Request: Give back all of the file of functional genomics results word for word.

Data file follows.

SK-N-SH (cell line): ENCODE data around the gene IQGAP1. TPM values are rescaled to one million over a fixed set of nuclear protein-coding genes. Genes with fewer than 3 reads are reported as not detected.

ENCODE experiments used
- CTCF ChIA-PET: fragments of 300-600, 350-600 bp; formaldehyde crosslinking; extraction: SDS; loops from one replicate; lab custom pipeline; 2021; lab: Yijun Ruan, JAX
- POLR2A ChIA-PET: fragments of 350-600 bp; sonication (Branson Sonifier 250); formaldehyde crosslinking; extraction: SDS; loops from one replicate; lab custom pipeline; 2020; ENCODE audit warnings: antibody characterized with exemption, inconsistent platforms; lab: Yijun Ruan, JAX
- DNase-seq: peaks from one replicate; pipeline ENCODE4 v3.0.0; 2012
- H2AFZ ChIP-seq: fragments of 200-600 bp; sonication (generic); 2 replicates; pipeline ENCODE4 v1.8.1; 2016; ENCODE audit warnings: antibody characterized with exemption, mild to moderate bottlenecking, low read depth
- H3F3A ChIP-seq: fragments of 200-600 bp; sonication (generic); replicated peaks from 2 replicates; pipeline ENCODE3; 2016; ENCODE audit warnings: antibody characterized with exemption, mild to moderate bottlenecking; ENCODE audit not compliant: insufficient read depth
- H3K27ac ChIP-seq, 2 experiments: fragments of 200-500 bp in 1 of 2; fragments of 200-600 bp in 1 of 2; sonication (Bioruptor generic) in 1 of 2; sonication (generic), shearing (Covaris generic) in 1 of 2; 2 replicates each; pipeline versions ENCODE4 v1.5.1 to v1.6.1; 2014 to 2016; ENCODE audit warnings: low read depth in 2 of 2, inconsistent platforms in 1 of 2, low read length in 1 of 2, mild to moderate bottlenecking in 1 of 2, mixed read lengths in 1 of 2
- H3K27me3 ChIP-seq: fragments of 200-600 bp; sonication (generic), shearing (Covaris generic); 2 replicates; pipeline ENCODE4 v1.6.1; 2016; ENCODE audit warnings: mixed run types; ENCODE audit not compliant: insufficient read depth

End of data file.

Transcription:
SK-N-SH (cell line): ENCODE data around the gene IQGAP1. TPM values are rescaled to one million over a fixed set of nuclear protein-coding genes. Genes with fewer than 3 reads are reported as not detected.

ENCODE experiments used
- CTCF ChIA-PET: fragments of 300-600, 350-600 bp; formaldehyde crosslinking; extraction: SDS; loops from one replicate; lab custom pipeline; 2021; lab: Yijun Ruan, JAX
- POLR2A ChIA-PET: fragments of 350-600 bp; sonication (Branson Sonifier 250); formaldehyde crosslinking; extraction: SDS; loops from one replicate; lab custom pipeline; 2020; ENCODE audit warnings: antibody characterized with exemption, inconsistent platforms; lab: Yijun Ruan, JAX
- DNase-seq: peaks from one replicate; pipeline ENCODE4 v3.0.0; 2012
- H2AFZ ChIP-seq: fragments of 200-600 bp; sonication (generic); 2 replicates; pipeline ENCODE4 v1.8.1; 2016; ENCODE audit warnings: antibody characterized with exemption, mild to moderate bottlenecking, low read depth
- H3F3A ChIP-seq: fragments of 200-600 bp; sonication (generic); replicated peaks from 2 replicates; pipeline ENCODE3; 2016; ENCODE audit warnings: antibody characterized with exemption, mild to moderate bottlenecking; ENCODE audit not compliant: insufficient read depth
- H3K27ac ChIP-seq, 2 experiments: fragments of 200-500 bp in 1 of 2; fragments of 200-600 bp in 1 of 2; sonication (Bioruptor generic) in 1 of 2; sonication (generic), shearing (Covaris generic) in 1 of 2; 2 replicates each; pipeline versions ENCODE4 v1.5.1 to v1.6.1; 2014 to 2016; ENCODE audit warnings: low read depth in 2 of 2, inconsistent platforms in 1 of 2, low read length in 1 of 2, mild to moderate bottlenecking in 1 of 2, mixed read lengths in 1 of 2
- H3K27me3 ChIP-seq: fragments of 200-600 bp; sonication (generic), shearing (Covaris generic); 2 replicates; pipeline ENCODE4 v1.6.1; 2016; ENCODE audit warnings: mixed run types; ENCODE audit not compliant: insufficient read depth